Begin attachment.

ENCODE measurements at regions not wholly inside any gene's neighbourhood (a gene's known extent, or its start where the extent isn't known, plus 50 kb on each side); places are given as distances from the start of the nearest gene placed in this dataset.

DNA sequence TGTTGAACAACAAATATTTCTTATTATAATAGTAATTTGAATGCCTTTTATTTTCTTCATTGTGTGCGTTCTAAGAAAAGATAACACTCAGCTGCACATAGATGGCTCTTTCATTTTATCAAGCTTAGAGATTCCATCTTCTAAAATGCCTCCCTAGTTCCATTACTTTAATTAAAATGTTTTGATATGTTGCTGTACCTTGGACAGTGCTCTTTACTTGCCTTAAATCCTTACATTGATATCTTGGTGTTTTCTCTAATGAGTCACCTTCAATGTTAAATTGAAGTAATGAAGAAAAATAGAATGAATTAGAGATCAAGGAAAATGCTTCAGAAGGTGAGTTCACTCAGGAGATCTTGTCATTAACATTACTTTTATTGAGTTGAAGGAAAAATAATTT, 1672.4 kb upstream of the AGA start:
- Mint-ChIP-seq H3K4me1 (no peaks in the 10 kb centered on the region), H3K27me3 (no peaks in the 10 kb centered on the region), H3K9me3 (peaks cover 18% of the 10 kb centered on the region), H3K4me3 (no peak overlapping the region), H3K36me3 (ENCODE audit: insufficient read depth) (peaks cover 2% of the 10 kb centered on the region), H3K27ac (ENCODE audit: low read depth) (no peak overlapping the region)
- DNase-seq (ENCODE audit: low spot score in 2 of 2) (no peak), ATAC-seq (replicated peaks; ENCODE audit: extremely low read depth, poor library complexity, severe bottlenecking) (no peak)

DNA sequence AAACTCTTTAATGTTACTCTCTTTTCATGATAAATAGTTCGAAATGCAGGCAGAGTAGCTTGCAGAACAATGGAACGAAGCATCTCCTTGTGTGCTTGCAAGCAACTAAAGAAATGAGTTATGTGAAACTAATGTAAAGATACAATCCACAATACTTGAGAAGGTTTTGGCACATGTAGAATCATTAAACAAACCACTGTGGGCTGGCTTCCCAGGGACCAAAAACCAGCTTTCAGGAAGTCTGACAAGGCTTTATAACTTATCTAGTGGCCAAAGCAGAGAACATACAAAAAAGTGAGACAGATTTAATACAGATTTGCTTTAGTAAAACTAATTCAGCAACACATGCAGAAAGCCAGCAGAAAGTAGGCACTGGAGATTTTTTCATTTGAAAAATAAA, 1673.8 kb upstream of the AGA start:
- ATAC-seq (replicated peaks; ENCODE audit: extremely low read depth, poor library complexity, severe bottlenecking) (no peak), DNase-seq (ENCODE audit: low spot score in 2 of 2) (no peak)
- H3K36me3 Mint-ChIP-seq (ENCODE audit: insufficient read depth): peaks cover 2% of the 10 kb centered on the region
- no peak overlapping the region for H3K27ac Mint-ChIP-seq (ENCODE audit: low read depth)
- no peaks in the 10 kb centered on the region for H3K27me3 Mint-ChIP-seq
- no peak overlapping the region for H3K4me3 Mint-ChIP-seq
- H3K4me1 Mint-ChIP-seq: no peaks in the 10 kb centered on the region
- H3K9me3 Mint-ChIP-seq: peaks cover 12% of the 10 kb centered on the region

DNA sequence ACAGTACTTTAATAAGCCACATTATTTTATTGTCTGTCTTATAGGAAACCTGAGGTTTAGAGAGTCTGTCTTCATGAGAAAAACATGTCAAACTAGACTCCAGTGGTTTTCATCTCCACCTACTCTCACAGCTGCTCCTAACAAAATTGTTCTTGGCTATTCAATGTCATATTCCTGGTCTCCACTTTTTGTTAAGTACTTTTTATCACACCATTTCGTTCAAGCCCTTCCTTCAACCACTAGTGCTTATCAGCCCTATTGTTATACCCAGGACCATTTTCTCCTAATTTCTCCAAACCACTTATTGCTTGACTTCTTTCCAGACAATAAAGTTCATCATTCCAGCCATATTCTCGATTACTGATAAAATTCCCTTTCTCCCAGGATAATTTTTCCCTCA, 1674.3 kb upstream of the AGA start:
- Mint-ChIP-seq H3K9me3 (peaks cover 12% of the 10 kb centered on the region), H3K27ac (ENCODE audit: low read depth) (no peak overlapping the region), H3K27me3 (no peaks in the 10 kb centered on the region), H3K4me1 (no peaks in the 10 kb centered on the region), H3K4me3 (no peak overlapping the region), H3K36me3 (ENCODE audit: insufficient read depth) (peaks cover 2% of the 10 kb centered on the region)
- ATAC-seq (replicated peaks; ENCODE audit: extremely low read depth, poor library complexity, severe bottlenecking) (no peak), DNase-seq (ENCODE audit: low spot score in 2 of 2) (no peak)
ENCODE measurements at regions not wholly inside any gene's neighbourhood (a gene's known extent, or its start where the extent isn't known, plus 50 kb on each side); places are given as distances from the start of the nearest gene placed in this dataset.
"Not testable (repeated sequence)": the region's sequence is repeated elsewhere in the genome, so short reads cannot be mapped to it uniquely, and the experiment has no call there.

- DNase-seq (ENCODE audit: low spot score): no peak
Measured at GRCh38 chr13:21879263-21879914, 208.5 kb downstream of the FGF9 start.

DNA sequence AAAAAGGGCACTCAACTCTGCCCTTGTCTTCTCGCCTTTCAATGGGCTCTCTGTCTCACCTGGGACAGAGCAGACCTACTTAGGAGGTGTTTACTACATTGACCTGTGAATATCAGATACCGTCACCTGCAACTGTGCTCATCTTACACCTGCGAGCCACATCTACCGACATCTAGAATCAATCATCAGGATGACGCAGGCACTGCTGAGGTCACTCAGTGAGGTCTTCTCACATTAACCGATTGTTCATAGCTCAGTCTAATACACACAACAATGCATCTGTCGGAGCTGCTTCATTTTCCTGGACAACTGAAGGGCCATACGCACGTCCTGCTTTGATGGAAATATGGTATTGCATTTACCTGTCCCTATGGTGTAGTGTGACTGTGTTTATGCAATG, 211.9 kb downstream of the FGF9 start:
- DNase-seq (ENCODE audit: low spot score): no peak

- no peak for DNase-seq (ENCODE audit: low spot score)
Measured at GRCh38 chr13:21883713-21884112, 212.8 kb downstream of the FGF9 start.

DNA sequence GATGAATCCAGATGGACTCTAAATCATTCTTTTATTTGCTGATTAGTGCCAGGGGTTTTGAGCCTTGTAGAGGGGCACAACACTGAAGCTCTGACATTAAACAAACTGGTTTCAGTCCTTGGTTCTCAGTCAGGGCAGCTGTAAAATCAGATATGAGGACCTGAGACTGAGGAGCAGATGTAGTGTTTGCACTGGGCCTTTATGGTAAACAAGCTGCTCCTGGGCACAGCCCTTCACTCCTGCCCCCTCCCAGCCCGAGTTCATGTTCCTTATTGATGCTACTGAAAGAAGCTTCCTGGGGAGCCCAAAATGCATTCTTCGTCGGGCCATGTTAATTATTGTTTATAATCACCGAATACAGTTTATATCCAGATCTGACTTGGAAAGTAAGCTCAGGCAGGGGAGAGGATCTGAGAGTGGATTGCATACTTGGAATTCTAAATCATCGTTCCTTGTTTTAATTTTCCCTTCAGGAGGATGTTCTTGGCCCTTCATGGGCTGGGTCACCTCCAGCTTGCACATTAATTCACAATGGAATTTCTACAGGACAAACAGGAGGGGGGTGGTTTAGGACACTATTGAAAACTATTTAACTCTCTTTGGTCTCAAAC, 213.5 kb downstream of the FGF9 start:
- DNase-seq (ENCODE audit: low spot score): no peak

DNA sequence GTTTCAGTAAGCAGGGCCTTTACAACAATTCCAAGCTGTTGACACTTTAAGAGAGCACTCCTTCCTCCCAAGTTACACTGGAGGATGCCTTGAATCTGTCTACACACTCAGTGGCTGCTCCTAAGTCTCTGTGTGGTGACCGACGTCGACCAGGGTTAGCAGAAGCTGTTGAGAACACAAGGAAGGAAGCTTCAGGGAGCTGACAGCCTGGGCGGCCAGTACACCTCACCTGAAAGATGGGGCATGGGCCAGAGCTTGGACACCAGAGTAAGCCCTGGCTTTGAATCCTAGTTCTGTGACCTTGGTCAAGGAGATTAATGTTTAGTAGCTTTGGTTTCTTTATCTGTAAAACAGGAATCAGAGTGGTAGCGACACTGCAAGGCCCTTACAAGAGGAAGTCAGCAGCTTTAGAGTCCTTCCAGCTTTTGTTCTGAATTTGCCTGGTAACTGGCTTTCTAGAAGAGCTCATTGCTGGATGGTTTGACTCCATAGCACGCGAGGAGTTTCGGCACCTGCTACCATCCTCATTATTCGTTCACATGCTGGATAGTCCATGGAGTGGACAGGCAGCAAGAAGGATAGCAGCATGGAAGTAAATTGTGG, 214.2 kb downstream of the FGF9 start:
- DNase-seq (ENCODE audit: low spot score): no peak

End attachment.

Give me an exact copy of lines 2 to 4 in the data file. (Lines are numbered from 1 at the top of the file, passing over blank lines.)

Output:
DNA sequence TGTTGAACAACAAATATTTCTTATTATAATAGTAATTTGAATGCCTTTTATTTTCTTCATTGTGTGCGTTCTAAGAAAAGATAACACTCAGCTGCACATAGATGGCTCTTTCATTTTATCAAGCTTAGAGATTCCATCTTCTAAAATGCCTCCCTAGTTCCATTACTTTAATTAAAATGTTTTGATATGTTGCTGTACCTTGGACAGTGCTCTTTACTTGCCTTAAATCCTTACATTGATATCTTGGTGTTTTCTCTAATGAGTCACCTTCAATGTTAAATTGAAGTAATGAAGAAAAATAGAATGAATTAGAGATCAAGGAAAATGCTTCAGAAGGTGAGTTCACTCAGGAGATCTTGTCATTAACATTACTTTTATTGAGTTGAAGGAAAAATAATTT, 1672.4 kb upstream of the AGA start:
- Mint-ChIP-seq H3K4me1 (no peaks in the 10 kb centered on the region), H3K27me3 (no peaks in the 10 kb centered on the region), H3K9me3 (peaks cover 18% of the 10 kb centered on the region), H3K4me3 (no peak overlapping the region), H3K36me3 (ENCODE audit: insufficient read depth) (peaks cover 2% of the 10 kb centered on the region), H3K27ac (ENCODE audit: low read depth) (no peak overlapping the region)
- DNase-seq (ENCODE audit: low spot score in 2 of 2) (no peak), ATAC-seq (replicated peaks; ENCODE audit: extremely low read depth, poor library complexity, severe bottlenecking) (no peak)